Damned if you do, damned if you don’t
Democrat legislator Helena Wong is paying the price for doing the right thing: helping to pass an education funding bill that has the backing of lawmakers – and public – across the political spectrum
As they say, no good deed goes unpunished. Democrat Helena Wong Pik-wan knows all about it. The Legislative Council’s Finance Committee passed a popular education funding bill worth HK$3.6 billion a year in the nick of time last week. That’s largely thanks to unusual coordination between Wong and committee chairman Chan Kin-por. Now, she is being denounced by her own people. Never mind her action actually saved the pan-democrats a modicum of credibility by making sure the funding bill was passed.
Things could have turned out very differently as the opposition and pro-government camps were busy playing politics during the last committee session before the summer recess. Pan-democrats and localist radicals were filibustering by filing more than 20 non-binding motions in the last hour. Knowing the bill was widely popular – especially among educators – pro-establishment lawmakers were happy to let the opposition sabotage it and take the blame.
The pan-dems were angry after four more of their colleagues were disqualified by the High Court over improper oath-taking and were determined to oppose anything the government was backing. In this case, it just happened to be the funding bill. But they themselves had fought hard for its contents – subsidising self-financing degree students, and hiring more full-time teachers and expert in special needs education and information technology in primary and secondary schools.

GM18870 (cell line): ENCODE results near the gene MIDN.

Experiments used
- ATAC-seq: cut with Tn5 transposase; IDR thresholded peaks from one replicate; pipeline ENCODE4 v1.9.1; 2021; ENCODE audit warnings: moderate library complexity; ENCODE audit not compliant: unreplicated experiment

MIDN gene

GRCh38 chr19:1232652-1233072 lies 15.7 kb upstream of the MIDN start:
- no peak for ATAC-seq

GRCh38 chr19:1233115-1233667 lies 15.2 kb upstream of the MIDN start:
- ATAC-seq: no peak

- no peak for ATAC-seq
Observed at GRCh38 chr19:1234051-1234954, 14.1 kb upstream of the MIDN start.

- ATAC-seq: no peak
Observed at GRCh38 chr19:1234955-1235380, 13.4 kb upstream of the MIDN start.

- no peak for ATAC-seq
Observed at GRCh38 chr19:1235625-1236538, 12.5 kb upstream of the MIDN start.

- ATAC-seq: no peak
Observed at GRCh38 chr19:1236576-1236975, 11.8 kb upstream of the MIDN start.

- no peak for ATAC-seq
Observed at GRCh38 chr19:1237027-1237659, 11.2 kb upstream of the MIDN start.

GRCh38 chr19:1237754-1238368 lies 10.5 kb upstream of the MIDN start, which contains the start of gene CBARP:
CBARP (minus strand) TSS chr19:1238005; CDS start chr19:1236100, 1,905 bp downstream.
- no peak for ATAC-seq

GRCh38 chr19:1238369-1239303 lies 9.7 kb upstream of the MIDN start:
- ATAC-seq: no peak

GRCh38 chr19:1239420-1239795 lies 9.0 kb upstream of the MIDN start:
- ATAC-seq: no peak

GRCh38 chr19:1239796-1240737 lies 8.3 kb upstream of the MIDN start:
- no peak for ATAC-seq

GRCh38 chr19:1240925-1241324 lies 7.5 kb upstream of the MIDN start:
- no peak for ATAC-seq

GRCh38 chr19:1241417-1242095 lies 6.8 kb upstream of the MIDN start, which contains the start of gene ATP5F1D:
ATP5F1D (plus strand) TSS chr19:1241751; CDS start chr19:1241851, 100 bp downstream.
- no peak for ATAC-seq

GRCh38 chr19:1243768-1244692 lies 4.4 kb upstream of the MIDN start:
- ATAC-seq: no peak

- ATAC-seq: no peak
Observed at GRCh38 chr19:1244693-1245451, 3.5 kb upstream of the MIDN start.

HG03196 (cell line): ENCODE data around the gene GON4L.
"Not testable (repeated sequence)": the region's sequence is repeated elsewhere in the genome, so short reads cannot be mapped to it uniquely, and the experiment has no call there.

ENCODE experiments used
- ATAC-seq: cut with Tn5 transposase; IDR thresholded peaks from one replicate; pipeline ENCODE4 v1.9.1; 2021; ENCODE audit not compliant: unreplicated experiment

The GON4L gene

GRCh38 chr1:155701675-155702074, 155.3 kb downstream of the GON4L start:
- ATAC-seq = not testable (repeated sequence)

Alarmed by the insanity in the opposition camp and cynicism among his own pro-establishment colleagues, Chan slipped a note to Wong begging her to do something. Wong then caught her fellow pan-democrats by surprise and requested shortening the voting time of each motion. This was promptly granted and so the funding bill was passed.
Pan-democrats now claim they would have halted their filibustering at the last minute to pass the bill and that Wong was being played like a fool. Wong posted a message on the internet to explain her action but it was promptly deleted by her own party. Yes, pan-democrats do practise self-censorship.
Democratic Party chairman Wu Chi-wai held a closed-door meeting with members of other opposition groups – yes, they do hold meetings closed to the public – and reportedly apologised on Wong’s behalf. Wong has, of course, saved her own party and the opposition from public criticism and ridicule if the bill hadn’t been passed.
But these days, moderation and common sense are considered vices among the opposition.